While the data has shown an encouraging trend of ‘flattening the curve’ in response to the ongoing COVID-19 pandemic, the dangers posed by the spread of the coronavirus remain.
Provinces across the country have taken measures aimed at preventing the transmission of COVID-19, however, those actions — while necessary — have come with severe economic costs.
As businesses adjust and adapt to the new normal of living in the coronavirus era, Kootenay-Columbia MP Rob Morrison is encouraging people to support and shop local as much as possible.
“I’m really hoping, for the short term, people still support our small businesses. Take-out Tuesday, I think is one thing that people can do just to help some of the restaurants and some of the other establishments that are still delivering food or safe pick up,” Morrison said.
“…I think we can help those businesses out, staying local, even as we start the economic recovery, just to help some of the businesses get off the ground again.”
Morrison acknowledges that it’s still unclear what can be considered ‘normal’ as provinces grapple with easing restrictions that affect the food and service industry or large events.
“What is normal? We don’t even know how long it’s going to be until we can actually get out there and do exactly what we were doing before, if we ever will,” said Morrison.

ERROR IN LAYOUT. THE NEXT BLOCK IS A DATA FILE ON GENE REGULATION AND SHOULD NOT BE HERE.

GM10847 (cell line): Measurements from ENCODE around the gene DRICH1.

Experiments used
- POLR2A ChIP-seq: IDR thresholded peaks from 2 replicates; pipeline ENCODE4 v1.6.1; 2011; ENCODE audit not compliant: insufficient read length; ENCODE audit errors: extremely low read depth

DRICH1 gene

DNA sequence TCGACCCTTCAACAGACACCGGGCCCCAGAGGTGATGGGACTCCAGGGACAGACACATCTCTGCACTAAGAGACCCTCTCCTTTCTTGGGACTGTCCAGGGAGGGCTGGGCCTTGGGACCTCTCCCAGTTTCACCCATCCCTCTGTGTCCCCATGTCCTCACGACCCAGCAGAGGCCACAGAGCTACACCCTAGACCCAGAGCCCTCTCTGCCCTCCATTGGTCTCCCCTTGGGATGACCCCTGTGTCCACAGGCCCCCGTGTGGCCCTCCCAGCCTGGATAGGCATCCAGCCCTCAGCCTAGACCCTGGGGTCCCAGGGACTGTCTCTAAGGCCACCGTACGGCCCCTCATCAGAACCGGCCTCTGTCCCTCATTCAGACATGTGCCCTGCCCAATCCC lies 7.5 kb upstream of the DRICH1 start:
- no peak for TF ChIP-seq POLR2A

Part of navigating the economic recovery will be getting back to parliamentary business, which has provided billions in emergency economic relief through a variety of federal assistance programs.
Morrison said while approximately $200 billion has been earmarked for COVID-10 related assistance, some people are falling through the cracks.
Earlier this week, the major political parties kicked around a process for holding Question Period in order to publicly question government MPs, eventually voting on sitting once a week in-person with a reduced number of parliamentarians and supplemented by additional meetings through video-conferencing.
“We were asking for three question periods a week,” said Morrison, “to have the government there, so we could ask questions on what’s happening with, for example, small business relief and what are they spending the money on and just holding them accountable as we would in normal Parliament.”
Morrison also noted that he had concerns about how broadband infrastructure, or lack thereof, might affect the participation of rural MPs in parliamentary business.